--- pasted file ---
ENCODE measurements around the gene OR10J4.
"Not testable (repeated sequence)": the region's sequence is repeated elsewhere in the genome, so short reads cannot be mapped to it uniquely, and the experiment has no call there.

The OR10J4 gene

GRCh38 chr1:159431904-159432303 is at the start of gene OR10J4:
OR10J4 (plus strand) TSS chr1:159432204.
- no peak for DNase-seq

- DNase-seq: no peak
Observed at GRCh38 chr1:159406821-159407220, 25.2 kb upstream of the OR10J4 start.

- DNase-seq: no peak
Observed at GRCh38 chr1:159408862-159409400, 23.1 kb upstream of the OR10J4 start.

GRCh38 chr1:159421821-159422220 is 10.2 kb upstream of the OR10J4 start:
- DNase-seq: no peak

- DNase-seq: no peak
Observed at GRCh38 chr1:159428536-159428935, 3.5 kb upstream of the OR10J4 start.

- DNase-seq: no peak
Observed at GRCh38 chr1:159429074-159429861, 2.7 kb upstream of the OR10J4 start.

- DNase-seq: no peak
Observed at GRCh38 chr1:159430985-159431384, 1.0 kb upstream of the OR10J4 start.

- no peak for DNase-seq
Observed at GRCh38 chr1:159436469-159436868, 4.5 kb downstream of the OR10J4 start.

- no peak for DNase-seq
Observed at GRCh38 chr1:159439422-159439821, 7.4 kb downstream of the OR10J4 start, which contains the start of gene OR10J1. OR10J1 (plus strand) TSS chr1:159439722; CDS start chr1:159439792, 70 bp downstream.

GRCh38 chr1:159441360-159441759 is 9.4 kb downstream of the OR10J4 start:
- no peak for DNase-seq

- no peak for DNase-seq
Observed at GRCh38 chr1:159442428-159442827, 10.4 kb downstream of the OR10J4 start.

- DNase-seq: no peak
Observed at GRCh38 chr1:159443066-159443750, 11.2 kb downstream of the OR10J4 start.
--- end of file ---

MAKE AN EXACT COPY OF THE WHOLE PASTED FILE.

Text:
ENCODE measurements around the gene OR10J4.
"Not testable (repeated sequence)": the region's sequence is repeated elsewhere in the genome, so short reads cannot be mapped to it uniquely, and the experiment has no call there.

The OR10J4 gene

GRCh38 chr1:159431904-159432303 is at the start of gene OR10J4:
OR10J4 (plus strand) TSS chr1:159432204.
- no peak for DNase-seq

- DNase-seq: no peak
Observed at GRCh38 chr1:159406821-159407220, 25.2 kb upstream of the OR10J4 start.

- DNase-seq: no peak
Observed at GRCh38 chr1:159408862-159409400, 23.1 kb upstream of the OR10J4 start.

GRCh38 chr1:159421821-159422220 is 10.2 kb upstream of the OR10J4 start:
- DNase-seq: no peak

- DNase-seq: no peak
Observed at GRCh38 chr1:159428536-159428935, 3.5 kb upstream of the OR10J4 start.

- DNase-seq: no peak
Observed at GRCh38 chr1:159429074-159429861, 2.7 kb upstream of the OR10J4 start.

- DNase-seq: no peak
Observed at GRCh38 chr1:159430985-159431384, 1.0 kb upstream of the OR10J4 start.

- no peak for DNase-seq
Observed at GRCh38 chr1:159436469-159436868, 4.5 kb downstream of the OR10J4 start.

- no peak for DNase-seq
Observed at GRCh38 chr1:159439422-159439821, 7.4 kb downstream of the OR10J4 start, which contains the start of gene OR10J1. OR10J1 (plus strand) TSS chr1:159439722; CDS start chr1:159439792, 70 bp downstream.

GRCh38 chr1:159441360-159441759 is 9.4 kb downstream of the OR10J4 start:
- no peak for DNase-seq

- no peak for DNase-seq
Observed at GRCh38 chr1:159442428-159442827, 10.4 kb downstream of the OR10J4 start.

- DNase-seq: no peak
Observed at GRCh38 chr1:159443066-159443750, 11.2 kb downstream of the OR10J4 start.